US students treated differently in London due to ugly election race

by Ben Church

American students studying in London are embarrassed by their country’s election race and feel they are being treated differently as a result.

Many college students are unwilling to share their views while studying in England’s capital and those who do, fear discrimination.

Supporters of Republican nominee Donald Trump are under particular pressure to keep their politics hidden according to Rob Ziegler, a current student on Boston University’s (BU) study abroad programme, who has already voted for Trump.

Asked why he likes to keep his opinions to himself, the 19-year-old student says he wants to avoid the animosity.

“It’s kind of hard to walk around and meet new people here, especially if you’re American because the first question they are going to ask is ‘who are you voting for?’. I sort of just kind of defer from the question.”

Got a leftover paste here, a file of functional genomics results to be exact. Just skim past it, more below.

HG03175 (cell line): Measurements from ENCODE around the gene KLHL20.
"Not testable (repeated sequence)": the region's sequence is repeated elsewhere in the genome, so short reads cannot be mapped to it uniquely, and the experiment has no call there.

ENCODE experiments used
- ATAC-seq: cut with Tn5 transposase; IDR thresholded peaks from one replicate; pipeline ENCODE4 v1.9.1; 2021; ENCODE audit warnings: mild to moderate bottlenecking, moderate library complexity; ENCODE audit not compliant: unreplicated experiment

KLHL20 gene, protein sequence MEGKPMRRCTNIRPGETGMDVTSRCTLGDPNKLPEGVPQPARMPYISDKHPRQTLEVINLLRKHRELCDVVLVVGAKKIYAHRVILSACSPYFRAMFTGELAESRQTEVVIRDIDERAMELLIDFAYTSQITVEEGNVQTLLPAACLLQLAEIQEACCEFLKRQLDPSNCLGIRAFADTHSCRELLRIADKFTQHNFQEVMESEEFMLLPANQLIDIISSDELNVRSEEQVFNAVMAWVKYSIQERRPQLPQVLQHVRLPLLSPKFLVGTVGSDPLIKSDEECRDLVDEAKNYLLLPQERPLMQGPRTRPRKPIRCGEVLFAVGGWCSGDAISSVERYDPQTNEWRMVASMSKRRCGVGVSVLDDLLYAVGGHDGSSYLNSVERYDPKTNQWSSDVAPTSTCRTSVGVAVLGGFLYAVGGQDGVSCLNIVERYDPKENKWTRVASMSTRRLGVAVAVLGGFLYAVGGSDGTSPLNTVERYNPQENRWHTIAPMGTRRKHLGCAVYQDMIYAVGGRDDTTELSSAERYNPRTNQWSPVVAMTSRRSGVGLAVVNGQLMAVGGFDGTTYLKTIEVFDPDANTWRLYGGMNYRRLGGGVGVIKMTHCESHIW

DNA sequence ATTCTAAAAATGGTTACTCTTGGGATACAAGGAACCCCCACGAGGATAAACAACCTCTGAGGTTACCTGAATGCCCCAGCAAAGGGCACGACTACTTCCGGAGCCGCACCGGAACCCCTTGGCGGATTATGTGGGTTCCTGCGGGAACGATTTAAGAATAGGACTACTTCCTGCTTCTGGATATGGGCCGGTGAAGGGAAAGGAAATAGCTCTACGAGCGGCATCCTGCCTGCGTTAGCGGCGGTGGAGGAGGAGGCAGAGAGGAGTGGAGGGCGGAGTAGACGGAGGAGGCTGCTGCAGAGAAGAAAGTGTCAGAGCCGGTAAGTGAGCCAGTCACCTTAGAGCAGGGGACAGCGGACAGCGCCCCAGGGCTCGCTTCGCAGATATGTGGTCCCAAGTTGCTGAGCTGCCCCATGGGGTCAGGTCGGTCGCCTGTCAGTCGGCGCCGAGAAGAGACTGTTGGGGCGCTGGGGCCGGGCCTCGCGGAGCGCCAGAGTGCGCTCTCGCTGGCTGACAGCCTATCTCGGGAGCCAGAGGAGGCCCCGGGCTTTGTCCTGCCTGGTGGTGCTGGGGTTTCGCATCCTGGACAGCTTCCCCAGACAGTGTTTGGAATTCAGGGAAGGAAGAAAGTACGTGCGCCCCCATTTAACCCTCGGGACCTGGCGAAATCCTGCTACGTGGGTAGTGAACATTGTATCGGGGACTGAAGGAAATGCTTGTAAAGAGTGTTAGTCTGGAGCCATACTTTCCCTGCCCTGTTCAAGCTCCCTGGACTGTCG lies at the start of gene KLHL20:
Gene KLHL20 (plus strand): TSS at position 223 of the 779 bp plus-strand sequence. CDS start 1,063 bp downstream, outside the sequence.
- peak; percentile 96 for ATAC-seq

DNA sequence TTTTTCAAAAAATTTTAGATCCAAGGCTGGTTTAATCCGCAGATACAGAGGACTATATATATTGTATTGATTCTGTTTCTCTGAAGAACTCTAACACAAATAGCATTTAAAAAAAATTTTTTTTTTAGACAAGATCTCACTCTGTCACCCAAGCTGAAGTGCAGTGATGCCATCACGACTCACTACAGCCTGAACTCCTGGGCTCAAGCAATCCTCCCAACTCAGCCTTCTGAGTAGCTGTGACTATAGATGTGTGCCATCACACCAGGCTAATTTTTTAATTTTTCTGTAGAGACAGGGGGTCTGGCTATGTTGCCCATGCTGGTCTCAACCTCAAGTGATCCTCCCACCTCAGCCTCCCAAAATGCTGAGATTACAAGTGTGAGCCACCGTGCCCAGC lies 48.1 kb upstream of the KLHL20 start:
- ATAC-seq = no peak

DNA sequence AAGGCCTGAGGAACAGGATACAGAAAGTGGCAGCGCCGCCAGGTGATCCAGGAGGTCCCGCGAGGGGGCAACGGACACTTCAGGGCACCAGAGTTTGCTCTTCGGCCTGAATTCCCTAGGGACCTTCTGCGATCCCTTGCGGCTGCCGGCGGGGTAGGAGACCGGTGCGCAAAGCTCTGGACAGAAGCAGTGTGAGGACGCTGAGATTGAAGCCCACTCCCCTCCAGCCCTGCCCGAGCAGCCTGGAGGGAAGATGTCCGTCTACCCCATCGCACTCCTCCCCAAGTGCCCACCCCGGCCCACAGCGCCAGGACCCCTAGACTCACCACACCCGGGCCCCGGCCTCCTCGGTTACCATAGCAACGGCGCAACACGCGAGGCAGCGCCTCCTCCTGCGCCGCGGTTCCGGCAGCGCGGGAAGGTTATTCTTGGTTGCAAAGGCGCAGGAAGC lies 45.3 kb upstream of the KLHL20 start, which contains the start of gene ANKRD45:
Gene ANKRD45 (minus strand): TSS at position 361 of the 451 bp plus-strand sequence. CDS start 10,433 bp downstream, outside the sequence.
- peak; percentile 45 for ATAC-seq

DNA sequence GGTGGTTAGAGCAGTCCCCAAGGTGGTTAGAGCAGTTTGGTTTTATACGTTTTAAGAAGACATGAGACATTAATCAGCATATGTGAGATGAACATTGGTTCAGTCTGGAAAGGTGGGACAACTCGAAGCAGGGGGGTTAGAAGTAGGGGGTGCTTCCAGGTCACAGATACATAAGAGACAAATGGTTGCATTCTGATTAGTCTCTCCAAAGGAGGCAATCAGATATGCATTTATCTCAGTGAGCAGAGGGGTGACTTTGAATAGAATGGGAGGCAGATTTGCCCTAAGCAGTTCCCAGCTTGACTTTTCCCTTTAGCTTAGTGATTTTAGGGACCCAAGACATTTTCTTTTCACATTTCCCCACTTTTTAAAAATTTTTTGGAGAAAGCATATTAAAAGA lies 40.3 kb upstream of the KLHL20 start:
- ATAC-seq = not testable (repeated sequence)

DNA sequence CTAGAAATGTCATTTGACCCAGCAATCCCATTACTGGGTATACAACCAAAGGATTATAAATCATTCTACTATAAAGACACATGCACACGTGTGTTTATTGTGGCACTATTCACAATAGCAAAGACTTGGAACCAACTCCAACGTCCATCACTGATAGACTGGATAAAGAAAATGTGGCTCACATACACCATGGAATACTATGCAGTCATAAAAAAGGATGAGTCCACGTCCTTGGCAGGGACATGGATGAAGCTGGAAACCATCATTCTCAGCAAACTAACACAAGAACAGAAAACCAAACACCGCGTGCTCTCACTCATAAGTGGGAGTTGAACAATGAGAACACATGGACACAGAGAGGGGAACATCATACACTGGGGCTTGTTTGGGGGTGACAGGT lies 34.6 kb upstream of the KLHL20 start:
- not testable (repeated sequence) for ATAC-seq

Despite an obvious admiration for the billionaire’s policy and outlandish nature, Rob is careful not to be pigeon holed in his new home.

“I don’t want the first impression of me to be ‘oh he is the Trump guy’. I’m going to be here [London] for a few months so I don’t want to be automatically known as the Donald Trump guy.”

Kelsey Loveless, a US citizen currently working for BU London, believes Londoners are blaming Americans for the rise of two such controversial figures.

“I always get the question of ‘why Trump, why Hilary?’ or ‘how have you got to that point?’. I don’t think any of us understand how we got to this point.

“I think we are being blamed as the people who have let it get to this stage and our students are now bearing the brunt.”

It appears Londoners themselves are concerned about the outcome of the result with a decision either way having distinct repercussions around the world.

22-year-old technician Lewis Martins says, “I’m a little terrified but I feel sorry for the US. Neither of the choices are who I would want to vote for.” 

It appears the stigma associated with both candidates is making the decision difficult for a generation of first time voters, with the majority of BU students in London feeling a vote would be towards the lesser of two evils, a rhetoric which has marred the election contest from its outset.

Many students will be attending Boston University’s election party this evening as they brace themselves from the fall out of the decision. 

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